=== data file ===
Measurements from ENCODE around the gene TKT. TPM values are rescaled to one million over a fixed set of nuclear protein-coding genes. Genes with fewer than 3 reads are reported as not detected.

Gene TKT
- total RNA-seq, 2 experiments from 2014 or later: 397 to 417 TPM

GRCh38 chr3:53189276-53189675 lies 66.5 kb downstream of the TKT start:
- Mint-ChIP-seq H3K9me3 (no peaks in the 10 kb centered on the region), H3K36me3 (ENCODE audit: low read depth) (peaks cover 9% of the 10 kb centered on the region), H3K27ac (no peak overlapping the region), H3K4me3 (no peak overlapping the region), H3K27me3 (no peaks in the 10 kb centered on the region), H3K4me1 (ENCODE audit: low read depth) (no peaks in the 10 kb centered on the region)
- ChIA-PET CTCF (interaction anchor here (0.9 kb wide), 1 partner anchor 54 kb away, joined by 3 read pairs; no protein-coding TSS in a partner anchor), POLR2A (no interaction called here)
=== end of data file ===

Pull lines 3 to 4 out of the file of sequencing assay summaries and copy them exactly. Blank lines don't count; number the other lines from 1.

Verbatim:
- total RNA-seq, 2 experiments from 2014 or later: 397 to 417 TPM

GRCh38 chr3:53189276-53189675 lies 66.5 kb downstream of the TKT start: